En EspaŅol

Q. Who is Mr. Smarty Plants?

A: There are those who suspect Wildflower Center volunteers are the culpable and capable culprits. Yet, others think staff members play some, albeit small, role. You can torture us with your plant questions, but we will never reveal the Green Guru's secret identity.

Help us grow by giving to the Plant Database Fund or by becoming a member

Did you know you can access the Native Plant Information Network with your web-enabled smartphone?

Share

Ask Mr. Smarty Plants

Ask Mr. Smarty Plants is a free service provided by the staff and volunteers at the Lady Bird Johnson Wildflower Center.

Search Smarty Plants
    
 
See a list of all Smarty Plants questions
Can't find the answer in our existing FAQs, submit a question to Mr. Smarty Plants.
Need help with plant identification, visit the plant identification page.
 
rate this answer
Not Yet Rated

Wednesday - January 25, 2012

From: Spring, TX
Region: Southwest
Topic: Plant Lists, Drought Tolerant, Shrubs, Trees, Wildflowers
Title: Drought resistant flowering plants for Spring, TX
Answered by: Nan Hampton

QUESTION:

Hi Mr. Smarty Pants. I live in Spring Tx. and wanted to plant a garden in my front yard. I'm looking for flowering plants that are colorful, easy to manage, and drought resistant but so far can't find any that have all the qualities listed above. Can you help me?

ANSWER:

Please take advantage of our Texas-East Recommended list (since Spring is in Harris County in that region) to look for plants that fit your criteria.  That list contains 133 native plants that are commercially available for landscaping in your area.   You can use the NARROW YOUR SEARCH option to choose various criteria, e.g., General Appearance, Light Requirement, Soil Moisture, etc., to customize your search.  For instance, if you NARROW YOUR SEARCH by choosing "Herb" from General Appearance and "Dry" from Soil Moisture, you will narrow the list to 26 choices.   All these wildflower species are listed as growing in dry soil; however, not all the species have an entry for Drought Tolerance under the Growing Conditions category. The following ones, though, are listed as having "High" drought tolerance:

Achillea millefolium (Common yarrow)

Asclepias tuberosa (Butterflyweed) which is listed under "Growing Conditions" as having "High" drought tolerance.

Echinacea pallida (Pale purple coneflower)

Liatris pycnostachya (Prairie blazing star)

Ratibida columnifera (Mexican hat)

Rudbeckia hirta (Black-eyed susan)

If you do a similar search using "Shrub" under General Appearance, none of the resulting species has a Drought Tolerance entry to tell us whether it is high, medium or low; but they all will grow in dry soil.  Here are several from that are colorful and easy to grow:

Erythrina herbacea (Coralbean)

Lantana urticoides (Texas lantana)

Malvaviscus arboreus var. drummondii (Turk's cap or turkscap)

Rhus glabra (Smooth sumac) with dark red fruit and beautiful red/orange fall foliage

Using "Tree" as a search element gives you:

Cercis canadensis var. texensis (Texas redbud) listed as "Medium, High" for drought tolerance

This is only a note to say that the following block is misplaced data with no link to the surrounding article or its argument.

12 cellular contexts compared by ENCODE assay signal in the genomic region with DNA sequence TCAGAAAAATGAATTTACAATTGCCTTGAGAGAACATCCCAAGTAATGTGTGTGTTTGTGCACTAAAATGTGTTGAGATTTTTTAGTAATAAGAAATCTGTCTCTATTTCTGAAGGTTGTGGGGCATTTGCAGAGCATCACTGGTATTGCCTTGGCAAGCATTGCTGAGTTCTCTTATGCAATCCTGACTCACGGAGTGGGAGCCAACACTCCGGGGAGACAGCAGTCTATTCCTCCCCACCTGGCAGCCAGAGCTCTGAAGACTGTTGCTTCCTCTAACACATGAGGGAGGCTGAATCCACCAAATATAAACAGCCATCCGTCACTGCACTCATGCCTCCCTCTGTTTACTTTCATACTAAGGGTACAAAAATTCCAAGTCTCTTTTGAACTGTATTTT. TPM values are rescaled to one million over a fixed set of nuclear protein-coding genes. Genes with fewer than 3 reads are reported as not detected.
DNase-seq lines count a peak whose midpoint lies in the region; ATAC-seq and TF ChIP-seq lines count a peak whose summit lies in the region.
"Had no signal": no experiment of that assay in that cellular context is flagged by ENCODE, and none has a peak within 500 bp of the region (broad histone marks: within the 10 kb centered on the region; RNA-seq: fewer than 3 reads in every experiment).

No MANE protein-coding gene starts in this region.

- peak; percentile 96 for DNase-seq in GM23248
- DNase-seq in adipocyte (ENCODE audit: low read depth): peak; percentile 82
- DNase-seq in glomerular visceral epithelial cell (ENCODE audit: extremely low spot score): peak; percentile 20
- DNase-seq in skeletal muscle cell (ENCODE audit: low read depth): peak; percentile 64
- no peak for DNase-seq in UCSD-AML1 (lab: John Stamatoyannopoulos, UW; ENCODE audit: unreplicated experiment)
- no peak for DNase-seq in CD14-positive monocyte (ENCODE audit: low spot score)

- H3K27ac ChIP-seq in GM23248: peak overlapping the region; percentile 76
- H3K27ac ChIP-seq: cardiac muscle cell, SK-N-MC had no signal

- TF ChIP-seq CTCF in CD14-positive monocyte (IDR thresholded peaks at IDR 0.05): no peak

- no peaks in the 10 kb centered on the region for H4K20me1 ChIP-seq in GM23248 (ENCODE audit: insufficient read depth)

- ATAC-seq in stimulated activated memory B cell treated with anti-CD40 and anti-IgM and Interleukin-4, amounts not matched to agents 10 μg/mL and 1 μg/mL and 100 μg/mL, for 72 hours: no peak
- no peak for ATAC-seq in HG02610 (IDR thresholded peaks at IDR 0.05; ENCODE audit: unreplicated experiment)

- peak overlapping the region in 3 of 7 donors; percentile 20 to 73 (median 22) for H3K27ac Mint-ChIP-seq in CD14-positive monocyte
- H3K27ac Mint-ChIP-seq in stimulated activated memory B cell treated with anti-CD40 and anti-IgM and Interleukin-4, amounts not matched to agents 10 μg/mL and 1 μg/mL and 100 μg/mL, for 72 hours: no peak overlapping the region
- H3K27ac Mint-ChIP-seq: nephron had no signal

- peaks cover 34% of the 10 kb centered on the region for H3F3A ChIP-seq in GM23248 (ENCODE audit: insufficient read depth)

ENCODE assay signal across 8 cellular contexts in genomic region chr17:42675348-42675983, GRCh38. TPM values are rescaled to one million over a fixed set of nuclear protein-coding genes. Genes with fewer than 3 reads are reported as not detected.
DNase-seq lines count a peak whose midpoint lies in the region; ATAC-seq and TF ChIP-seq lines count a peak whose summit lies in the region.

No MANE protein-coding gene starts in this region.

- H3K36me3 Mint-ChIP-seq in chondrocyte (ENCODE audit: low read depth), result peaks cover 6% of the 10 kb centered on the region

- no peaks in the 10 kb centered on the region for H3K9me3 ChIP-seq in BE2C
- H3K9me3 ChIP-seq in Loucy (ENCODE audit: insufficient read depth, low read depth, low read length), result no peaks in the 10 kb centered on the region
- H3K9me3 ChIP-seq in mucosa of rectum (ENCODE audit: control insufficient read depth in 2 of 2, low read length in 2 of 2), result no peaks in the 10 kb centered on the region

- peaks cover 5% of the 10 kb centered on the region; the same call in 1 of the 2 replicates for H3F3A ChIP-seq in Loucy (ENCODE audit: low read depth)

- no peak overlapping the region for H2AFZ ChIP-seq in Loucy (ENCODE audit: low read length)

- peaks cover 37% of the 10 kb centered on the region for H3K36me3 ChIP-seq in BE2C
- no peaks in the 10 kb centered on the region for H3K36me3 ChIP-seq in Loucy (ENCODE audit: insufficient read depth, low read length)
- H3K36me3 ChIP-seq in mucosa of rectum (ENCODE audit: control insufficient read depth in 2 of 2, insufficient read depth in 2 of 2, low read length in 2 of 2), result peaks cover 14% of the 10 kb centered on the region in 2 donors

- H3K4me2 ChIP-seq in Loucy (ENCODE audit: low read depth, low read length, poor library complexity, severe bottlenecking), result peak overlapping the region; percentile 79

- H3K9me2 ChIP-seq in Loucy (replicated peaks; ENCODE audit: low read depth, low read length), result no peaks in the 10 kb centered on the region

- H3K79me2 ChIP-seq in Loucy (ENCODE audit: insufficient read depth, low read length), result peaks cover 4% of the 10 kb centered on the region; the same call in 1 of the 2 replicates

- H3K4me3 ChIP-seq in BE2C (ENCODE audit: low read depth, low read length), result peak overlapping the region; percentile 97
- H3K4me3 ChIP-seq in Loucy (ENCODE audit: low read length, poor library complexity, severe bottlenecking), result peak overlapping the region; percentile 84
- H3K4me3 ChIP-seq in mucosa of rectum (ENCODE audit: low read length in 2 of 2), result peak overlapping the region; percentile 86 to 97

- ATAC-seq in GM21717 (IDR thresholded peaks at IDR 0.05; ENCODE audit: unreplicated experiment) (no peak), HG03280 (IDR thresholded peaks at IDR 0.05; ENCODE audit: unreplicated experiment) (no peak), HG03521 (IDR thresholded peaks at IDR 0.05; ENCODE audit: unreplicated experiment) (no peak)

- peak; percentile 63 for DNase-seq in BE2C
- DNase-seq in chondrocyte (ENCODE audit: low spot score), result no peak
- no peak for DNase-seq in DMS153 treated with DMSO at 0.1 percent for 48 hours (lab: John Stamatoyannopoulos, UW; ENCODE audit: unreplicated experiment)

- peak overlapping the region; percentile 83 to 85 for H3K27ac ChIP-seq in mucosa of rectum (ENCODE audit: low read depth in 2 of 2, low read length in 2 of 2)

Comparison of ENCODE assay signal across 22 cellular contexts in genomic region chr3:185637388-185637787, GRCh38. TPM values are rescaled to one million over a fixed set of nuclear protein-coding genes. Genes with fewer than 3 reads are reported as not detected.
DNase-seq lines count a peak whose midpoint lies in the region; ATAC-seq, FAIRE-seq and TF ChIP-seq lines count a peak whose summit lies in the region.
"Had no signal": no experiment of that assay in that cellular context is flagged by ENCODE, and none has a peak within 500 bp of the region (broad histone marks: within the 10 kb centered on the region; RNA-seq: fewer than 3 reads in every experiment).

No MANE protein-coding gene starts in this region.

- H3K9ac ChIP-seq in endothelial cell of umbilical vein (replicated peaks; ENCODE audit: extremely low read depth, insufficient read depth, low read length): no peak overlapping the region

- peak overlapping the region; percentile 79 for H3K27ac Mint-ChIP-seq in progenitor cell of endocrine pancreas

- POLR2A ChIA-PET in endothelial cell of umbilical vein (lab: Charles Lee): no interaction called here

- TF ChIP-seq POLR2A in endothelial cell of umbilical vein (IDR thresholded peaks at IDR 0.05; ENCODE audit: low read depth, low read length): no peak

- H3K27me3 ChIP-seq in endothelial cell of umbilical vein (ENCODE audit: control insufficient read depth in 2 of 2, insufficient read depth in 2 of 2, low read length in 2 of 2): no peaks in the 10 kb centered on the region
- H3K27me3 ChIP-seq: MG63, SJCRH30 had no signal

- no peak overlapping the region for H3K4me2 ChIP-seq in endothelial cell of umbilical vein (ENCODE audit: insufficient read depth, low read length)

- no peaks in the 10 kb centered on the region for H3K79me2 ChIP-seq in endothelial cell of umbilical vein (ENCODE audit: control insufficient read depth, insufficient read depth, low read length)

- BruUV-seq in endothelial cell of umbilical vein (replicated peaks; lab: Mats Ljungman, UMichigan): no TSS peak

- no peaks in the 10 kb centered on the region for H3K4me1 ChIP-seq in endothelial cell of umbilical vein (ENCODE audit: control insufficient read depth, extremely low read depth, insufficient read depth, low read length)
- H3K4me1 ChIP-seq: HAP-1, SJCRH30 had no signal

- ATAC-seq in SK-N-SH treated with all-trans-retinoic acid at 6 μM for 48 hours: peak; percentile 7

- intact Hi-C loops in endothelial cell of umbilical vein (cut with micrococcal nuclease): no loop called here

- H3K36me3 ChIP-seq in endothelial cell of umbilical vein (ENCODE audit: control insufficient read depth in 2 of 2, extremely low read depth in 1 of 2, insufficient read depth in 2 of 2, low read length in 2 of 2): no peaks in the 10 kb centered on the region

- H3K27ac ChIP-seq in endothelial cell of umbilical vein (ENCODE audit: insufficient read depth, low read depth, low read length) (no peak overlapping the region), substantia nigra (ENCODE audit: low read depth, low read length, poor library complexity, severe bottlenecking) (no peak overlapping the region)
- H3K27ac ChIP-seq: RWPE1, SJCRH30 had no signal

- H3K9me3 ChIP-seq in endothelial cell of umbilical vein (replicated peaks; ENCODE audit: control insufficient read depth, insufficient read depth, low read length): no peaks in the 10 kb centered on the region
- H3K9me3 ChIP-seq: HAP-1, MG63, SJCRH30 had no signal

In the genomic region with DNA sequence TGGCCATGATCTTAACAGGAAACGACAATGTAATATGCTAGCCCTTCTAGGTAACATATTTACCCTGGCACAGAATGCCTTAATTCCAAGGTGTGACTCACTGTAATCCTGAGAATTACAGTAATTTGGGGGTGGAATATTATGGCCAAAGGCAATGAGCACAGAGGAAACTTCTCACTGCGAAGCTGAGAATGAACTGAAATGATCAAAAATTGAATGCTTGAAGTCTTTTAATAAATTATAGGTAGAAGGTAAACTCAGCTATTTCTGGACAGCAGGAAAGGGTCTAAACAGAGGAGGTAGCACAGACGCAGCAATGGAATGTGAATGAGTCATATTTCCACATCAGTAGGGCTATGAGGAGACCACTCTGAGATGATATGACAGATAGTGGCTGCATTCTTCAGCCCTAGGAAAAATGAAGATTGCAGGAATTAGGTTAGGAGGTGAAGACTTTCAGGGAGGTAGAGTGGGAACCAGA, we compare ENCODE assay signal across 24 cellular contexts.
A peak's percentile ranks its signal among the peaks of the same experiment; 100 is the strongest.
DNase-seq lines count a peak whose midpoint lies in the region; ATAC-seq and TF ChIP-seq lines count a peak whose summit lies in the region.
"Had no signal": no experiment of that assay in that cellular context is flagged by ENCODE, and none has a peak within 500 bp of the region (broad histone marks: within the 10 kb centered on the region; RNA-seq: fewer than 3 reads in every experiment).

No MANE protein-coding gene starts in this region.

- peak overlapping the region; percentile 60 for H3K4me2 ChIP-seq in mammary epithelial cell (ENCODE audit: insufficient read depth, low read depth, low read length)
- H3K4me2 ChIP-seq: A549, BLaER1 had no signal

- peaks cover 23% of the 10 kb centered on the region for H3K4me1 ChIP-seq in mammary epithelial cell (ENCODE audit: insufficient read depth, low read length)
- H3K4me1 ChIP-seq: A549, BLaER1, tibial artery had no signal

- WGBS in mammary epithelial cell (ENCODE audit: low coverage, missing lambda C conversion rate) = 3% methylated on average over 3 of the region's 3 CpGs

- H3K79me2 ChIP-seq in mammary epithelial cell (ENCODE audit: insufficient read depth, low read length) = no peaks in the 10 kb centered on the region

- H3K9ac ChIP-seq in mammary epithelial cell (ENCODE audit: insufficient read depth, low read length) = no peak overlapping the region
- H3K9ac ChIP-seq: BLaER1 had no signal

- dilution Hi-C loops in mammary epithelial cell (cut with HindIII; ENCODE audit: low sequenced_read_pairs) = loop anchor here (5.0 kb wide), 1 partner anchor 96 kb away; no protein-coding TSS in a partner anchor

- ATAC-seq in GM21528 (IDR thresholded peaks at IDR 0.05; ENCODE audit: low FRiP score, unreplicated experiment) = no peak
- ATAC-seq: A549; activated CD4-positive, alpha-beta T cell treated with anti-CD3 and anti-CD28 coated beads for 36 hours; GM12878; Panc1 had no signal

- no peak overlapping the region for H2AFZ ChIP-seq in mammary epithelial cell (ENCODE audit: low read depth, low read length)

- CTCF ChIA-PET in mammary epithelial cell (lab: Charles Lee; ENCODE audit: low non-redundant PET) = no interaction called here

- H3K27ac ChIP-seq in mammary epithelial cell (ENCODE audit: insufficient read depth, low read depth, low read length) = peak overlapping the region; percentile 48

Ilex vomitoria (Yaupon) is listed under Conditions Comments as being drought tolerant.  The female plants produce bright red berries that persist over the winter and attract birds.

 

From the Image Gallery


Common yarrow
Achillea millefolium

Butterflyweed
Asclepias tuberosa

Pale purple coneflower
Echinacea pallida

Prairie blazing star
Liatris pycnostachya

Mexican hat
Ratibida columnifera

Coralbean
Erythrina herbacea

Texas lantana
Lantana urticoides

Turk's cap or turkscap
Malvaviscus arboreus var. drummondii

Smooth sumac
Rhus glabra

Texas redbud
Cercis canadensis var. texensis

Yaupon
Ilex vomitoria

More Wildflowers Questions

How do I grow bluebonnets in East Texas?
April 03, 2009 - I live in the Piney Woods region in N.East Texas. I bought a flat of bluebonnets and want to know if they will grow back next year? If not, how do I get bluebonnets to grow back every year in my yard ...
view the full question and answer

Hanging plants for Austin, TX
May 18, 2014 - I'm looking for a hanging potted flower suggestion for Austin. Most locations are shaded under a large tree, but some locations may have several hours of afternoon sun. I'd love to see some hummin...
view the full question and answer

Purchase of Galphimia angustifolia from Austin
June 08, 2014 - I have a Thryallis, Galphimia augustifolia, or Thryallis autustifolia, growing from a limestone ledge in my yard in west Austin TX. I have tried unsuccessfully to buy this native. Do you sell it at t...
view the full question and answer

Smarty Plants on Virginia crownbeard
January 29, 2005 - I recently moved to the Hill Country and notice some "weeds" that seemed to into explode into ice formations when the temperature first fell below freezing. Can you tell me the name of this plant an...
view the full question and answer

Is there a variety of bluebonnet called black gumbo
February 04, 2008 - I live in Grimes County, Texas on the eastern edge of the Blackland Prairie. A few years ago my hillside of Bluebonnet seed was harvested. I was told it was a rare 'black gumbo' variety of bluebon...
view the full question and answer

Smarty Plants's Facebook profile Support the Wildflower Center by Donating Online or Becoming a Member today.

Mr. Smarty Plants wants you to be his Facebook friend. Click the Facebook icon to add yourself to Mr. Smarty Plants list of friends.
E-NEWSLETTER | BECOME A MEMBER | DONATE NOW | MEDIA | SITEMAP
© 2014 Lady Bird Johnson Wildflower Center